We were told that three Jap destroyers made a run on us and that we sunk two of them but one got through and it was their three torpedoes that got us. The first one hit the bow of the ship at the #1 magazine. The next two hit in the # 1 engine room and the ship broke open on the port (left) side and the water came rushing in. It threw me and one of the new kids against the starboard side bulkhead (wall) and a three by seven foot locker pinned us to the bulkhead and dazed or knocked out the kid. I grabbed for his wrist. It was at this time that the starboard side broke open and because of all the fuel oil that we were covered with, I could not hold on to him. He did not make it. It was this incident that was the subject of most of my dreams and nightmares. They lasted about 10 years after I got out. Strangely, I never had a nightmare while aboard ship. An occasional dream only. I assume that fear of what shipmates might think just kept them on the back burner. These days, it is now only an occasionally mild dream. After being pushed around by the water for I don't know how long, I found myself sliding along in the next compartment gasping for air. I have no idea how the hatch (door) to the adjoining compartment got open. I could barely see for all the oil in my eyes. I was covered from head to foot with the thick gooey stuff. I am not sure, but I think there was 14 of us in this compartment, and to my knowledge, only two of us got out. I got to my feet and ran aft to the next hatch. The water was already waste deep in this compartment. I opened the hatch to get out and the men on the other side tried to close it seeing all the water coming in. I yelled as loud as I could that the ship had broke in two and with the help of the water pressure on my side of the hatch, I was able to push my way through. I made my way to the center of the compartment where the ladder up to the second deck was. As I went through the hatch at the top of the ladder I rolled over on my side to catch my breath. Another man was also lying there. I nudged the guy to tell him we better get going, but got no response. He was dead. I made my way up to the main deck aft, where the water was already on the deck. The aft end of the ship was completely out of the water. I climbed up the deck and jumped into the ocean. Training told us to never walk into the water that is even with the deck as there is the danger of being sucked down and into the ship where water is rushing in. I made my way to a raft that was about 40 yards from the ship. The raft was full, so I had to hold onto the side with the help of someone already inside. That was a good thing, because I was so sick and vomiting from swallowing so much salt water and fuel oil that I hardly had the strength to hang on without help. While looking back at the ship as it was sinking, I could see that there was some men still holding on to the guard rail on the fantail. I do not know if they could not swim or was just scared. The Jap ship that was firing at our raft, started to head for us in an attempt to run us down. That may be why the guys still on board, stayed there and went down with the ship. Our "HOME", the USS HELENA, SUNK BELOW THE SEA ON JULY 6, 1943, AT 0220 (2:am). One of our destroyers got between us and the Jap ship and sunk it. We were in the water about 3 hours when the destroyer RADFORD came back and picked us up. By the time I got on board, I was so exhausted I just flopped on the deck and lay there until a medic came by and helped me down to the sick-bay. The ship's doctor checked me over and said that other than a slight rupture in my ear, I was OK. In the mean time, we were not out of the woods yet. As we were leaving Kula gulf, their shore battery opened up on us. Fortunately, they missed.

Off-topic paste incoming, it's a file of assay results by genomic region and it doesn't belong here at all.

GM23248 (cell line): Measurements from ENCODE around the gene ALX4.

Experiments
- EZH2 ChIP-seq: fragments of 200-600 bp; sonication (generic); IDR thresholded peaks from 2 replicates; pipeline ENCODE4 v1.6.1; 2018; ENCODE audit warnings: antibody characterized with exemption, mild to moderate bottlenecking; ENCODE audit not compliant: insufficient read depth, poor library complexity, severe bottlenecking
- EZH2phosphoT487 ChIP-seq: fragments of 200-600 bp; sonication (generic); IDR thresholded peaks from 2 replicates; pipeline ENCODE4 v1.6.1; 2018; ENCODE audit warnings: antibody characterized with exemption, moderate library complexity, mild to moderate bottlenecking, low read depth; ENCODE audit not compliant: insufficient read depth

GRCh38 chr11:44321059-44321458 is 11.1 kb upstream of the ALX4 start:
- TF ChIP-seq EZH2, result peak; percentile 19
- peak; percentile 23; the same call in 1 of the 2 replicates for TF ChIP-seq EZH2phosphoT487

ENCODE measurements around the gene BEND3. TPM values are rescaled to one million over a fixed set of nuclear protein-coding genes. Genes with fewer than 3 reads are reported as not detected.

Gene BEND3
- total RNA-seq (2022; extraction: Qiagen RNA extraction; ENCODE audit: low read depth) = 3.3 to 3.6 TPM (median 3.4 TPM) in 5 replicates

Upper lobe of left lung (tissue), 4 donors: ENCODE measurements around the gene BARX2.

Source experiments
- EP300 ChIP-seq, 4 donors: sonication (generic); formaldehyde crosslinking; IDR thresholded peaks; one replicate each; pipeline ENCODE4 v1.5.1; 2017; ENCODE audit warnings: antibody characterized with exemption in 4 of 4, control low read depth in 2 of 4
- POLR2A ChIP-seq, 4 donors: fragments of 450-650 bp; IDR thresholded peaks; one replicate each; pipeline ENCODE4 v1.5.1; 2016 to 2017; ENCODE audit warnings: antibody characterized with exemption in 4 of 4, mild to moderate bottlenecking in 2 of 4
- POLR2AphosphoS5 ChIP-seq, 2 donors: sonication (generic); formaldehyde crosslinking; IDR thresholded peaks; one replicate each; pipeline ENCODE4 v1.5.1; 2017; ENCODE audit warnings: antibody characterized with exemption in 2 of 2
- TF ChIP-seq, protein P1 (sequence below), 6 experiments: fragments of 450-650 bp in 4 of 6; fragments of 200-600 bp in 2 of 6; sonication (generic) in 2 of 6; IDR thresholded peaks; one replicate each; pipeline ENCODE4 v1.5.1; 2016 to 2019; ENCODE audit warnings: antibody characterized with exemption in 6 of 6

The crew of the RADFORD were great. They all dug into their lockers and came up with a change of cloths for each of us. It was really appreciated. A shower to remove most of the oil felt great. We were taken to Espirito Santos island where we were given a red cross package containing toilet articles. We were kept there for almost two weeks and then put aboard a merchant ship for transport back to the states. We were then taken to the Navy base on treasure island San Francisco. There was only about 40 of us in this group. Others were transported to other west coast bases. I don't know how true it is, but we were told that of the almost 1300 men and officers on our ship, we lost over 700. I have never seen any official numbers. But having been there, it is entirely possible. We were issued new clothing (just the minimum) that did not begin to replace what we lost. Most of us had enough of everything to last a week between laundry days. What we got was a three day supply. We also found out that the sinking of our ship was the only ship reported sunk in the war up to now, in the papers, before the next of kin was notified. Proof of that was all my relatives and friends knew on the 7th of July. My mother was frantic. My best friend, Carl Brooker, went to see Mom and told her not to worry because "if there was a hole to swim through I'd find it." Mom said he was a great comfort. We all got 30 days survivors leave and was told we would receive our new orders when we reported to San Diego Navy base when our leave was up. It was rumored that we would be getting a "milk run between the States and Pearl. What a joke!! We were assigned to the cruise ship President Polk that was being converted to a troop ship and was designated USS POLK P103.